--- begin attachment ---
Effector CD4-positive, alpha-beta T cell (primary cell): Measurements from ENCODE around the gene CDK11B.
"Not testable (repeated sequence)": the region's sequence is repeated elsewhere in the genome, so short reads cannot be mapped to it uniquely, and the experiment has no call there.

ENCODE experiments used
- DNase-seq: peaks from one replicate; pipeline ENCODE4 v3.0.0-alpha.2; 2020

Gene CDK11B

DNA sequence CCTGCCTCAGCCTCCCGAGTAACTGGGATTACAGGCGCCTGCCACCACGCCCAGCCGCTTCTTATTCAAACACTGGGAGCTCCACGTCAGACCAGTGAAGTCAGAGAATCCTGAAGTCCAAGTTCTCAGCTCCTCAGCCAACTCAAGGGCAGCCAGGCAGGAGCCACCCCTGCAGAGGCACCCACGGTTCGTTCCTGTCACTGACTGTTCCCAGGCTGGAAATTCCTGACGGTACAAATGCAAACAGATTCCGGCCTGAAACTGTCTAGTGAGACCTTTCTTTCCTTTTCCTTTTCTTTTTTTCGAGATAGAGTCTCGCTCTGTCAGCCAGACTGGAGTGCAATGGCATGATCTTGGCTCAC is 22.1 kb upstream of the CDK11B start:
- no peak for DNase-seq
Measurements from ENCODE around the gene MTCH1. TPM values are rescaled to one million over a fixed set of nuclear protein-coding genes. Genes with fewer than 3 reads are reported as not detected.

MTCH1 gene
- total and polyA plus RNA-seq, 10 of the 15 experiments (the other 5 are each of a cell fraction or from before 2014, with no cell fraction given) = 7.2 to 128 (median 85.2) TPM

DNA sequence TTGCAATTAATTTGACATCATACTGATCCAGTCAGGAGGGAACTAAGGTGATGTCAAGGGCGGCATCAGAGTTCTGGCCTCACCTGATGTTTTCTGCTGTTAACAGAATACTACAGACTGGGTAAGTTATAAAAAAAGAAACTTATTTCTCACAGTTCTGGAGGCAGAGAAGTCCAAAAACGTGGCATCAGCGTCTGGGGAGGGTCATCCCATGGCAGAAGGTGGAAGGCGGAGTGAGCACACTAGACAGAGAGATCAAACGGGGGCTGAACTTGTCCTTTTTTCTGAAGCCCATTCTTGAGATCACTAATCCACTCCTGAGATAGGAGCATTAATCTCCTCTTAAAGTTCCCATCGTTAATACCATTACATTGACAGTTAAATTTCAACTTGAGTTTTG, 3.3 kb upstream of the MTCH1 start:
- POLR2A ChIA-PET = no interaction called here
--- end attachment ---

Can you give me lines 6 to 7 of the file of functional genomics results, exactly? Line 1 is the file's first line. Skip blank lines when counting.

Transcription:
DNA sequence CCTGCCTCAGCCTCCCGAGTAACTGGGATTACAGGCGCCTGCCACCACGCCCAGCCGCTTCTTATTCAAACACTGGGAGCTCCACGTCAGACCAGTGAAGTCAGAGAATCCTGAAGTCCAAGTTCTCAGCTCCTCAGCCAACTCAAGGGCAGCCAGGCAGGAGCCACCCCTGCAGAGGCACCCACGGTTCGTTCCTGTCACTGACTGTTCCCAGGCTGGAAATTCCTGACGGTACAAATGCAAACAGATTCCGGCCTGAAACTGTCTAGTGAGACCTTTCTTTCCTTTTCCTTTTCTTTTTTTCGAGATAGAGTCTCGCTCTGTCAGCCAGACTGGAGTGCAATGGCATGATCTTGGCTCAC is 22.1 kb upstream of the CDK11B start:
- no peak for DNase-seq